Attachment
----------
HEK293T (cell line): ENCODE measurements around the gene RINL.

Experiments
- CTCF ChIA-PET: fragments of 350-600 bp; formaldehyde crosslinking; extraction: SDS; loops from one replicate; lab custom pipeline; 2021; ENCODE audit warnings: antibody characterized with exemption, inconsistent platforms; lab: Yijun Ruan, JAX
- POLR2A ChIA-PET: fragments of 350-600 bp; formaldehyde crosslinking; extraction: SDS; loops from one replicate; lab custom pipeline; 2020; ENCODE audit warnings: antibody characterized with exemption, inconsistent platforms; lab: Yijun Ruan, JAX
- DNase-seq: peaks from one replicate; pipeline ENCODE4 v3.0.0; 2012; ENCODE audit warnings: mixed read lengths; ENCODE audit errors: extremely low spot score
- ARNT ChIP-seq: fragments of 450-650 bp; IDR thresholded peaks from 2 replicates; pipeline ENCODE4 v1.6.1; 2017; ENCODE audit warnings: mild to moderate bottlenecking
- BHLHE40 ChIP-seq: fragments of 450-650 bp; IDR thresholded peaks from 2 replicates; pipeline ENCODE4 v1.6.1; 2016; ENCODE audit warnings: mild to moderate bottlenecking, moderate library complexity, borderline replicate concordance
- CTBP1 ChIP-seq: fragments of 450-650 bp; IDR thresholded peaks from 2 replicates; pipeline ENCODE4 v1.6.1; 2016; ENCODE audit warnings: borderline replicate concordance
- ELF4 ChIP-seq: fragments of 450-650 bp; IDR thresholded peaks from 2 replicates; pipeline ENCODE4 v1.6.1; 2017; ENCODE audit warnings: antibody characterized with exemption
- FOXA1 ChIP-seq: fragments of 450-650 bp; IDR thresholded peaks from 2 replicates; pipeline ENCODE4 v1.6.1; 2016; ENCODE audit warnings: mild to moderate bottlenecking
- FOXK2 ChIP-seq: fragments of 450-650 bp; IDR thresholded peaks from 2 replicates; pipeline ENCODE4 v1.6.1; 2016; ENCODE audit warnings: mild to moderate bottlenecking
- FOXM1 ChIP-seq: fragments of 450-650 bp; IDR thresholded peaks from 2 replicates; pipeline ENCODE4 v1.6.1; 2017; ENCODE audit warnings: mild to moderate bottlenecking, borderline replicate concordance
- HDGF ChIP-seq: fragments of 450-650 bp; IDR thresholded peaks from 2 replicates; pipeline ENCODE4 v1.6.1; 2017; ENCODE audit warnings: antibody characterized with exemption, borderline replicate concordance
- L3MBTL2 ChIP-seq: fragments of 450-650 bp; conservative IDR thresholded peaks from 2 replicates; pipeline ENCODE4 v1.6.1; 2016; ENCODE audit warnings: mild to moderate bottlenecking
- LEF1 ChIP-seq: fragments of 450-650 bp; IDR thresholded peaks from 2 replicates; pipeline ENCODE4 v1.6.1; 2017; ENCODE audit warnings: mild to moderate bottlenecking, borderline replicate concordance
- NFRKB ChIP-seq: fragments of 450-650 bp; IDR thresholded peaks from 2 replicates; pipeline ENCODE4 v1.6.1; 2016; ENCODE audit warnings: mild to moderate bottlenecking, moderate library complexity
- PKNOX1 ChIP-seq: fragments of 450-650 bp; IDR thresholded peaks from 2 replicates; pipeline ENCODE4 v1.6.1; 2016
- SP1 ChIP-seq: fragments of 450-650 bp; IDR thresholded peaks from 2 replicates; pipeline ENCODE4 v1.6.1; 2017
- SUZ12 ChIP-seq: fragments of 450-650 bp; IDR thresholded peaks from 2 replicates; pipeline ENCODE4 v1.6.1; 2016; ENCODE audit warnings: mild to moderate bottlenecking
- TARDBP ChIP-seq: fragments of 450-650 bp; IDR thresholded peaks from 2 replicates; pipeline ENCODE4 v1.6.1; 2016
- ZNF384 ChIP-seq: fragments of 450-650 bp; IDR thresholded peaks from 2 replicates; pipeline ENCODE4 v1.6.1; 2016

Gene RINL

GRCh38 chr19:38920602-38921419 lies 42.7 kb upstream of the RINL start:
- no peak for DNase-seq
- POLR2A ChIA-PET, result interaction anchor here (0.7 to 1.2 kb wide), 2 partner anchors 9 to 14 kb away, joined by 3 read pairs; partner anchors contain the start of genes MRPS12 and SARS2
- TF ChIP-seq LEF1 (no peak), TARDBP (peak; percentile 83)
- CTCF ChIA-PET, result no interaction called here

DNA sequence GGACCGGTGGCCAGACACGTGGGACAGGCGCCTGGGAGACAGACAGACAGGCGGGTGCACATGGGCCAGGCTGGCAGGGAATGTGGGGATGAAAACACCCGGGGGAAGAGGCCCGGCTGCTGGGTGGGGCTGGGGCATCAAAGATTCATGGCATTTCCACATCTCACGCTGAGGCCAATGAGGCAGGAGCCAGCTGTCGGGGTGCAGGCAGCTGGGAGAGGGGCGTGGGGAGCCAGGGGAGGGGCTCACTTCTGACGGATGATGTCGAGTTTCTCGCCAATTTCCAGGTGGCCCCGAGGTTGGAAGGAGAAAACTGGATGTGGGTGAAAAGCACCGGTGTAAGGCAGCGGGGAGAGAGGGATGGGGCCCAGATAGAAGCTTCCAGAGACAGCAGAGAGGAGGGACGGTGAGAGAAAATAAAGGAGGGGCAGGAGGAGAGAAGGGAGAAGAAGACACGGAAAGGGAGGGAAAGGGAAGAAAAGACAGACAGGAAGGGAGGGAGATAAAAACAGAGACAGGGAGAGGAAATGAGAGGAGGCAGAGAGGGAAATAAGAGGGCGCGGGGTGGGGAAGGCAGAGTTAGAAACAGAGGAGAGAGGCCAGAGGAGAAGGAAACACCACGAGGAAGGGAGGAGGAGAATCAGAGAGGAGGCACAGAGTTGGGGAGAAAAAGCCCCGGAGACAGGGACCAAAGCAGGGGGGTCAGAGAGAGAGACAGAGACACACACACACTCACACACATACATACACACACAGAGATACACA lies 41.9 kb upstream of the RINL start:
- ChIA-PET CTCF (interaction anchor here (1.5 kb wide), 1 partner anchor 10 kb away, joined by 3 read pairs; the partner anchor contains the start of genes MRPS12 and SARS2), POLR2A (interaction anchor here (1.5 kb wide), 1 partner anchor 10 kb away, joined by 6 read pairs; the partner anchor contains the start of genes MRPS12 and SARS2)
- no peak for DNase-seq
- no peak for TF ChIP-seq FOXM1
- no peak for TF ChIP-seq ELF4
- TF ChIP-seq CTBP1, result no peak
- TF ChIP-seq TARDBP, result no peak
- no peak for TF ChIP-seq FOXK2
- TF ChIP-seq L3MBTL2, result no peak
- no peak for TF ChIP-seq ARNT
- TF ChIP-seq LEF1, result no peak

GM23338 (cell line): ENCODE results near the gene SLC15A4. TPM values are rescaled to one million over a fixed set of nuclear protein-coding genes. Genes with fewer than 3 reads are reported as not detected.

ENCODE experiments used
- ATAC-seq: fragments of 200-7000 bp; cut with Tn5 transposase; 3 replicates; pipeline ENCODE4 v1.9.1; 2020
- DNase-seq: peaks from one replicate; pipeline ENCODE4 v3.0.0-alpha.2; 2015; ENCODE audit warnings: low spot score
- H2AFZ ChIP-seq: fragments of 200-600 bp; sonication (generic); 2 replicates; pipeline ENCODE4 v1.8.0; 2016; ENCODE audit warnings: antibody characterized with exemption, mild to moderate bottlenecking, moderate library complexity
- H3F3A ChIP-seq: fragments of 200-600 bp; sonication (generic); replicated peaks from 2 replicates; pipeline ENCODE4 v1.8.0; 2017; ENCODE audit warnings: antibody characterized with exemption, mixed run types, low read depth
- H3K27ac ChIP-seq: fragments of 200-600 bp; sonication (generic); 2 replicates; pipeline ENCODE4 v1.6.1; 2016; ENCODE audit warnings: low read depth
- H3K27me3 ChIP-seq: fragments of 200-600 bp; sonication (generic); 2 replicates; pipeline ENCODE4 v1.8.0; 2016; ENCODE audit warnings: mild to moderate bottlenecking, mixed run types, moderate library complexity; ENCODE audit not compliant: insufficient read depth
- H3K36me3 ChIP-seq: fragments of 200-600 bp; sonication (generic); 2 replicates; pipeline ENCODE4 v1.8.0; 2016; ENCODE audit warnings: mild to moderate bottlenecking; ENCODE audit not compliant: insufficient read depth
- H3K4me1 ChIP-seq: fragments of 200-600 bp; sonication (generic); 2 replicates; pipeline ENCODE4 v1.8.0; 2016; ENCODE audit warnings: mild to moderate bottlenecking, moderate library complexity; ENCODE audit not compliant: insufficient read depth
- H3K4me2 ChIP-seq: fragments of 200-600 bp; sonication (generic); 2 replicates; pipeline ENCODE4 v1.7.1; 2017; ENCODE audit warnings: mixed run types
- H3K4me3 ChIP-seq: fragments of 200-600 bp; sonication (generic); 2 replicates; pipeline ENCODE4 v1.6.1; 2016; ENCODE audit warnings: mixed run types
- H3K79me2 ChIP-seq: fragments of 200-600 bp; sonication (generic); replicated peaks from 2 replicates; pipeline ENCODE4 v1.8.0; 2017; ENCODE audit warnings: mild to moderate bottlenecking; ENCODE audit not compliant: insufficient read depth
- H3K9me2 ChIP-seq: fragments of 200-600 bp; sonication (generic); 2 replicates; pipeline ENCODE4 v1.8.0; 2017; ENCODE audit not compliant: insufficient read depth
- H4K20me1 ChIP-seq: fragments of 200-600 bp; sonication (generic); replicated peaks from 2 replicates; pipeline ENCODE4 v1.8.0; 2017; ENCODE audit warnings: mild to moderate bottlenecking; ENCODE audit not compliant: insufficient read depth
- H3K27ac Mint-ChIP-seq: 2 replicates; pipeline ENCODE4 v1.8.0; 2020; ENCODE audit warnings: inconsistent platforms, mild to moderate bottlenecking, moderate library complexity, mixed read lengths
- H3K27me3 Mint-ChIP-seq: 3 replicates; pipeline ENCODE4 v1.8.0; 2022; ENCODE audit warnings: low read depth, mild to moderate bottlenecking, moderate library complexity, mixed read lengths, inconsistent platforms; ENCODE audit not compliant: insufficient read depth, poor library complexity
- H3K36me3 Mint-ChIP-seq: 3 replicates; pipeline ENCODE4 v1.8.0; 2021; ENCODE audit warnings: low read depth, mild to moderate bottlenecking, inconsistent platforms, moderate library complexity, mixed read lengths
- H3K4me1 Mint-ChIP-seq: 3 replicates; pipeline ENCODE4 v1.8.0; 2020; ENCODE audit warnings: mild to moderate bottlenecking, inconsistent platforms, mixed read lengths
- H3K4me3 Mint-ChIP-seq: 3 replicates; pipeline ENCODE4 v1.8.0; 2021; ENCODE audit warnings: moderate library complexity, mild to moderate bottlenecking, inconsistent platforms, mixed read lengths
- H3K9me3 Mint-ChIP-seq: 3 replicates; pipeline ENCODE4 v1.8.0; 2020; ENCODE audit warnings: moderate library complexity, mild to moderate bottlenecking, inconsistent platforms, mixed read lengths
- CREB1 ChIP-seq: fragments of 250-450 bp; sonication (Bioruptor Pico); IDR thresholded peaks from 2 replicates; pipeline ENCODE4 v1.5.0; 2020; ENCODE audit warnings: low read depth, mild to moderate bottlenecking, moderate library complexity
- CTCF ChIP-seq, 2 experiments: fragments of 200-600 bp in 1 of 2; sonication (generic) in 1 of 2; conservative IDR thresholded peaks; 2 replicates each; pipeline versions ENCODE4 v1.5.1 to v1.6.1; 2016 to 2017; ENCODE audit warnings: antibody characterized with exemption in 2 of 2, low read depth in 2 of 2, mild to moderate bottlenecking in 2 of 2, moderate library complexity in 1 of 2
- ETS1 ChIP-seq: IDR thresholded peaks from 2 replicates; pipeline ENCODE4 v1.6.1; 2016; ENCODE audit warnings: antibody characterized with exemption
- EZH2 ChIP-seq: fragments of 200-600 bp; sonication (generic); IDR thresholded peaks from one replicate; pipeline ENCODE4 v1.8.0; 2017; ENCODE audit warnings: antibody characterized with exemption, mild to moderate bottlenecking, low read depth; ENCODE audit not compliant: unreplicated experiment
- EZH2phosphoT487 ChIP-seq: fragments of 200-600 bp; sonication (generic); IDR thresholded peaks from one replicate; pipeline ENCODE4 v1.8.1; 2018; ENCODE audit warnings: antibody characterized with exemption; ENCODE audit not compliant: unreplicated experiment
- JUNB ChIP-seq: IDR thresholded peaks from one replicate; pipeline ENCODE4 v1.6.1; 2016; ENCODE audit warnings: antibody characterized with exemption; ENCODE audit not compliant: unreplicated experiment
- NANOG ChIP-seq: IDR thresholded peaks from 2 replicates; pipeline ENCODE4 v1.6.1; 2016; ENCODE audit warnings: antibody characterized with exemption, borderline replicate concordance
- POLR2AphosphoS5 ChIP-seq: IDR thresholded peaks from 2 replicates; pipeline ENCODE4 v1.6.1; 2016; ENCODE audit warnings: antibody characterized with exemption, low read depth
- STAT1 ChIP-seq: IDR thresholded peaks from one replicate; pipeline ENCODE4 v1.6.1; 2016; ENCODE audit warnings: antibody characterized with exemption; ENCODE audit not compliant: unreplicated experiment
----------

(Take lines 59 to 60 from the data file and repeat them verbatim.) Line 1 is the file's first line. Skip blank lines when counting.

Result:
- H3K9me3 Mint-ChIP-seq: 3 replicates; pipeline ENCODE4 v1.8.0; 2020; ENCODE audit warnings: moderate library complexity, mild to moderate bottlenecking, inconsistent platforms, mixed read lengths
- CREB1 ChIP-seq: fragments of 250-450 bp; sonication (Bioruptor Pico); IDR thresholded peaks from 2 replicates; pipeline ENCODE4 v1.5.0; 2020; ENCODE audit warnings: low read depth, mild to moderate bottlenecking, moderate library complexity